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Wednesday, October 3, 2007

Home is Where the Heart Is

In the deathly hot European heat wave of summer 2003, I bought little 6-oz. bottles of water for 8 Euro. Then, that was the equivalent of about six bucks, rounding that out to about a dollar a gulp. Believe you me, it was worth it at the time. And those peddlers selling them out of backpack coolers made a killing! In the Netherlands and in Amsterdam, and in Paris and London, I braved the searing temperatures to take in the extraordinary experience of travel.

For the first week, I stayed in a suburb of The Hague, where Slobodan Milosevic was being held at the time for war crimes committed during the Kosovo war. Passing by his place of residence, the International High Court of the UN, I recall feeling a sense of connection to the world.

Yes, this was an "I've-arrived" sensation, a rare feeling of delight and worldly wonder, and I continued to experience this throughout my incredible trip. Cavorting around bustling Trafalgar Square, gazing at the languid, sparkling canals of Amsterdam, taking in the power of the cold North Sea, and listening to the midnight laughter and gaiety of Paris' thoroughfares, I fell in love with a world that existed in girlhood dreams. Books and stories filled my imagination as a child, and I created fantasies of romance and travel and intrigue, desperate to fulfill them. This was my dream coming true, thrilling me entirely.

The sprawling metropolises, dizzying diversity and staggering history of Europe were overwhelming, and I happily submerged myself in its complexity. I felt alive, and excited beyond expression. Only during a brief trip to New York City, years before, had I felt such passion for my surroundings.

Europe was perfect, it welcomed me with all its offerings, and I loved it back. Still, I look upon my memories there as my most precious, and I hope to return one day.

Those feelings of interconnectedness with the Great Big World, and the excitement it gave me, brought me to the belief that I wanted to make my home a place where that could be experienced always. And I also want to bring that into the rest of my life, where my job and pastimes can reflect secularism and global awareness. I'm not certain what that even means; I just know I have to do it. I simply have to. To be a part of something bigger; that's what makes me feel real and here; to feel that I belong.

Upon my return, I was duly homesick and ready to be in my own bed again. Were I not so exhausted, I would have taken a moment to bend down and kiss the American earth. I've never been so happy to be home, even despite my wish it were elsewhere. My trip afforded me the extraordinary ability to see the world through a broader perspective, and that alone was worth the time and money. Let alone the fun I had!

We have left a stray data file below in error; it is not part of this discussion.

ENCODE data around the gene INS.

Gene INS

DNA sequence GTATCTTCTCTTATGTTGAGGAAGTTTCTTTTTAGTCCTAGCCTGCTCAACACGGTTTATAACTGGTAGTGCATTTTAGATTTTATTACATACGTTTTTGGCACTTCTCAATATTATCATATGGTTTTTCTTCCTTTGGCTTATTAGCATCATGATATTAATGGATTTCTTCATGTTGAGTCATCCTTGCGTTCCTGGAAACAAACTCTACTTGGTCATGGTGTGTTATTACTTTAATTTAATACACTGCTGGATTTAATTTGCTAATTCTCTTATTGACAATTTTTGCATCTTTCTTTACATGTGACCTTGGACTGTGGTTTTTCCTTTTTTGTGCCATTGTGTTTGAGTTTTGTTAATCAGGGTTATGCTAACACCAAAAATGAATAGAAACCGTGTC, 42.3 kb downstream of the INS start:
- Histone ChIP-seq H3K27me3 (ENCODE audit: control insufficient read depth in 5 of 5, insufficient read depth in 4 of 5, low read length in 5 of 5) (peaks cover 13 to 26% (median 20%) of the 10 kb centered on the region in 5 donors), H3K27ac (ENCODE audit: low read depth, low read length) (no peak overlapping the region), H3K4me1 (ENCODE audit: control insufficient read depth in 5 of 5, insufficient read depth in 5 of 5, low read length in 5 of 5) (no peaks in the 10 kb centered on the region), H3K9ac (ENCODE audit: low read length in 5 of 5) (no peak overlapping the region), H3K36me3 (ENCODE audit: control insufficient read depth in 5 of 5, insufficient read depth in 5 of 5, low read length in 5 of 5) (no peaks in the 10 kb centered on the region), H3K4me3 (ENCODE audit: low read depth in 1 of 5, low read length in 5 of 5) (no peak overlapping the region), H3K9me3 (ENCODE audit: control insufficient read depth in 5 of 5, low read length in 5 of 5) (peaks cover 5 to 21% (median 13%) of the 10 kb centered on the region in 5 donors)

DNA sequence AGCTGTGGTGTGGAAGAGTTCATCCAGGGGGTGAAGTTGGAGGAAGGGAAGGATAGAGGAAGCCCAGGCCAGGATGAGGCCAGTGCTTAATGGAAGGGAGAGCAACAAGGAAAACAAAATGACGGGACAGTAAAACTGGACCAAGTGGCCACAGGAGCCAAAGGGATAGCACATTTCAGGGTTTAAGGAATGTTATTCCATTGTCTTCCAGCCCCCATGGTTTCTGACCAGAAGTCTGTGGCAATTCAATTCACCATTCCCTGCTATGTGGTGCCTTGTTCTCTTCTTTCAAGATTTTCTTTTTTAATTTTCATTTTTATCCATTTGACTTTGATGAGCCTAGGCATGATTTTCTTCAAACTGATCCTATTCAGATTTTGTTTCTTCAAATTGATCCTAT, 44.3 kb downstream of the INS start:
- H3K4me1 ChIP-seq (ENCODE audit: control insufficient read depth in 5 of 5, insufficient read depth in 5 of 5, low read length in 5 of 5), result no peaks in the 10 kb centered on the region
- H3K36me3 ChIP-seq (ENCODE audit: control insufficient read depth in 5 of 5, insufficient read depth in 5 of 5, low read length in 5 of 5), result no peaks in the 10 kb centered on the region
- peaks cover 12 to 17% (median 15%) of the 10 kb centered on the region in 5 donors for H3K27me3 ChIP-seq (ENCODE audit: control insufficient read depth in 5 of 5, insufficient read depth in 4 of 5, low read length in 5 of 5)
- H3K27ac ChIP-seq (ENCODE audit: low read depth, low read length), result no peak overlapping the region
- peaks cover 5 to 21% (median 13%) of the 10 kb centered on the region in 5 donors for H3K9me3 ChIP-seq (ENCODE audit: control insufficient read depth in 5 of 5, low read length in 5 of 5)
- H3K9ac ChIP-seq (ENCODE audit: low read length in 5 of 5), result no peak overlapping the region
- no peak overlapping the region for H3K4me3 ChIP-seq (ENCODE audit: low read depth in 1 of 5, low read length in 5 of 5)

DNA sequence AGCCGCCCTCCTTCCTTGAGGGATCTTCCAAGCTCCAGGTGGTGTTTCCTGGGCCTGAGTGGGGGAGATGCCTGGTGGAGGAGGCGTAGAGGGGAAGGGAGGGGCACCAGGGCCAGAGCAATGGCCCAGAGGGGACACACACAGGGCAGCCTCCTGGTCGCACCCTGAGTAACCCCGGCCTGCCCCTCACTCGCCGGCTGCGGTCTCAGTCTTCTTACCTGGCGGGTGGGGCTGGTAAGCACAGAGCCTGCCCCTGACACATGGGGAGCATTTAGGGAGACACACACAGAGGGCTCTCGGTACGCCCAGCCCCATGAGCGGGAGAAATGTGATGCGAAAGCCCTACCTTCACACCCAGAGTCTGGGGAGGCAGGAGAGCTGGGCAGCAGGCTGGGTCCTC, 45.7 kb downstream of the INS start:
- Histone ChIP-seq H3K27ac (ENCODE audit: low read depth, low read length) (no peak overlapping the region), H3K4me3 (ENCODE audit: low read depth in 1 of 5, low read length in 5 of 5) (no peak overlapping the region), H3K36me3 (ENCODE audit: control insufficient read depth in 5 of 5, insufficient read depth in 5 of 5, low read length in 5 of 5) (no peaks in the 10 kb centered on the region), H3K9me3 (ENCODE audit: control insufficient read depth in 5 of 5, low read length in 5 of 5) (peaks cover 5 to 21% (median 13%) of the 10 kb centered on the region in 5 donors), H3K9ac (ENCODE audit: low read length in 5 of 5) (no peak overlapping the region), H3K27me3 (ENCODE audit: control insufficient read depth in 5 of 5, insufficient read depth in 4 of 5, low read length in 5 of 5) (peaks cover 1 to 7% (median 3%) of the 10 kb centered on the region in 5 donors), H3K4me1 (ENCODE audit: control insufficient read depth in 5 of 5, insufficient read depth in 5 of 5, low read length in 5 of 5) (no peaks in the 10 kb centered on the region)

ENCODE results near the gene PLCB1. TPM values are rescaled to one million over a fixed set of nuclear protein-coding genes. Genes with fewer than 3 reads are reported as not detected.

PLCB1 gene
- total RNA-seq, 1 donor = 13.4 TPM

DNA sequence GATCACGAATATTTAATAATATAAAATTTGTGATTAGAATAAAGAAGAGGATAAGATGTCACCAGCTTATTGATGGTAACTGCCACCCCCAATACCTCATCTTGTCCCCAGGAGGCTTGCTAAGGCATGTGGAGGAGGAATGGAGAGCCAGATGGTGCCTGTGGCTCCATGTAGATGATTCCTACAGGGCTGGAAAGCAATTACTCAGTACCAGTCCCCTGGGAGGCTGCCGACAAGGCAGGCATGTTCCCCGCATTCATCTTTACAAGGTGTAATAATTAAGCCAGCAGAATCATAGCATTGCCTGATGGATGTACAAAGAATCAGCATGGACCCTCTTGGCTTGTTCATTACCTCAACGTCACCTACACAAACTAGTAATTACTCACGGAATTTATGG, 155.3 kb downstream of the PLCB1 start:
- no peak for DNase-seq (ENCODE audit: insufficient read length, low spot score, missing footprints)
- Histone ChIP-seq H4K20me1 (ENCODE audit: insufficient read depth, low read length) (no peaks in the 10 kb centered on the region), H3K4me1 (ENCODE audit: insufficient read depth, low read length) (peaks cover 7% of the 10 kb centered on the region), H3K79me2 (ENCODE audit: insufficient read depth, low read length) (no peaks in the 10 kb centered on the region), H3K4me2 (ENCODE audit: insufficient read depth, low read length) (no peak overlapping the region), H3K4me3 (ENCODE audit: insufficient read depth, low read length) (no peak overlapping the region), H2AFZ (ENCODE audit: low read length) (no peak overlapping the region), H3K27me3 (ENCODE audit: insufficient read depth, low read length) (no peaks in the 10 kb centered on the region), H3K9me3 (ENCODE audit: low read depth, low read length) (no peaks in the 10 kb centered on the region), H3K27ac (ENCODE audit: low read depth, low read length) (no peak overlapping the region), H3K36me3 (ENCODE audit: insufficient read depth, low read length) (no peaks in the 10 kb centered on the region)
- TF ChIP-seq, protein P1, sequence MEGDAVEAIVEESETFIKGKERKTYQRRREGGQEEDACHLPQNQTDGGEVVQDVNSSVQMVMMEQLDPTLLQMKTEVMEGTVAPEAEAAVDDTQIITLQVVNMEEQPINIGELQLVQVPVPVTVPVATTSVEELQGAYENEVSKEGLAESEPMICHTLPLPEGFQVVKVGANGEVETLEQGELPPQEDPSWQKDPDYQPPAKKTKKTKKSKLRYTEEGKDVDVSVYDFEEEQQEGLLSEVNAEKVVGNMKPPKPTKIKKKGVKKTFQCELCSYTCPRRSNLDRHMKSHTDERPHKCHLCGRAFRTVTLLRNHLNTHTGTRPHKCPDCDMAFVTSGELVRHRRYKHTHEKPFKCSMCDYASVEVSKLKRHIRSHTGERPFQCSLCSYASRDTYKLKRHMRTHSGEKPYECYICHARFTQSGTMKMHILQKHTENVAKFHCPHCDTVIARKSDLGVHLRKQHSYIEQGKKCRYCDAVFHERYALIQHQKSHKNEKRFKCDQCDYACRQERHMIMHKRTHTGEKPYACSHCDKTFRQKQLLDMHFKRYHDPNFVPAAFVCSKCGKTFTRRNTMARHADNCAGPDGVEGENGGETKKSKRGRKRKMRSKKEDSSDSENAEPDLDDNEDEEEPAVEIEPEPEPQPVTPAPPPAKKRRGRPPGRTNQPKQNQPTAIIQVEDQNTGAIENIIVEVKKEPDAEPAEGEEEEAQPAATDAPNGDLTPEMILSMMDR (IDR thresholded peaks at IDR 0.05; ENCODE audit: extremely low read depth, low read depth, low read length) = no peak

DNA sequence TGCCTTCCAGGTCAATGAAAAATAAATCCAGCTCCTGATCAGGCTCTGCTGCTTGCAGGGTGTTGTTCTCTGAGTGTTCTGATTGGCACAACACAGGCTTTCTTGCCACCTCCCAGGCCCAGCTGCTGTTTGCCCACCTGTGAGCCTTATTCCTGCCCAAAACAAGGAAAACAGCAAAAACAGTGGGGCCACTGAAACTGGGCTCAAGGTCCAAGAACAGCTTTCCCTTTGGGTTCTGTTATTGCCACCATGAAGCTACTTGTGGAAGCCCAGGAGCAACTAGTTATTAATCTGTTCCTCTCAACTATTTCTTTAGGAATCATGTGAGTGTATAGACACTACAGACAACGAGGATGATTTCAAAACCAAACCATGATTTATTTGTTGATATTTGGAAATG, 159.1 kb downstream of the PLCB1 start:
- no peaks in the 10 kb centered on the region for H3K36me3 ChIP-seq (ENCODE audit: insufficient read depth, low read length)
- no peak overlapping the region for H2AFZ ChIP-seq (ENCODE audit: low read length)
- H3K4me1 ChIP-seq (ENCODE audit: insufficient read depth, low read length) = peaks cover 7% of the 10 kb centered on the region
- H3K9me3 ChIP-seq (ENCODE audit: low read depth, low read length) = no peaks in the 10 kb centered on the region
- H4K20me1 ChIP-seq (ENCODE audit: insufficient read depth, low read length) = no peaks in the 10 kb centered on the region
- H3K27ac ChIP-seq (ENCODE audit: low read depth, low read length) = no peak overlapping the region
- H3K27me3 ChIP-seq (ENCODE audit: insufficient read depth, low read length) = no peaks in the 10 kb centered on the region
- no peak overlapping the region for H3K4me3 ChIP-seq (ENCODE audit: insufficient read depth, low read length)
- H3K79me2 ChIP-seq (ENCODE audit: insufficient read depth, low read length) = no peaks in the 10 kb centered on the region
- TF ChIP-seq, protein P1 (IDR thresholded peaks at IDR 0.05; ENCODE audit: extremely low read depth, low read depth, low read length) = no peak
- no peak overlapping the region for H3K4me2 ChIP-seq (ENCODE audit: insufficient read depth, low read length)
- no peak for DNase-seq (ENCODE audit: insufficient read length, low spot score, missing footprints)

My family moved from the house we returned from Europe to the next summer, and I was happy to go. That was the second home I'd lived in, and there have been many since. But perhaps home is not the right word. In truth, I never wanted to live there. I was utterly restless and did not feel that I belonged. Later, I lived in Alexandria, Virginia, a very posh suburb of Washington, D.C., and then moved many times after that. Alexandria was certainly the most hip and happening of all, and that was the closest I got to feeling that lost sense of belonging.

Now that I've moved again and I have effectively established myself, for all intents and purposes I mean, I find that I do not consider my home my home. Not just the physical house, but the environment, the community.

What makes a home? Familiarity? Comfort? Family? Perhaps it takes time for all of those things to settle in, and also the effort of home-making. Personal touches and routines, and the safety and trust of a welcoming, inviting place of living.

While I am happy to sink into a bed that is safe and made warm by the comforts of my little world, and though my "stuff" is everywhere, and I have cluttered my home with the familiar objects of daily life, I feel a calling to somewhere I cannot fully describe; a higher place that satisfies my thirst for secular belonging. I hope to find it and make it my own, and I have no doubt that I will when the time is mine to claim. My passion for discovery will fuel my restlessness. In fact, I may never really rest at all, for there is so much World to be found, and I have only but a lifetime.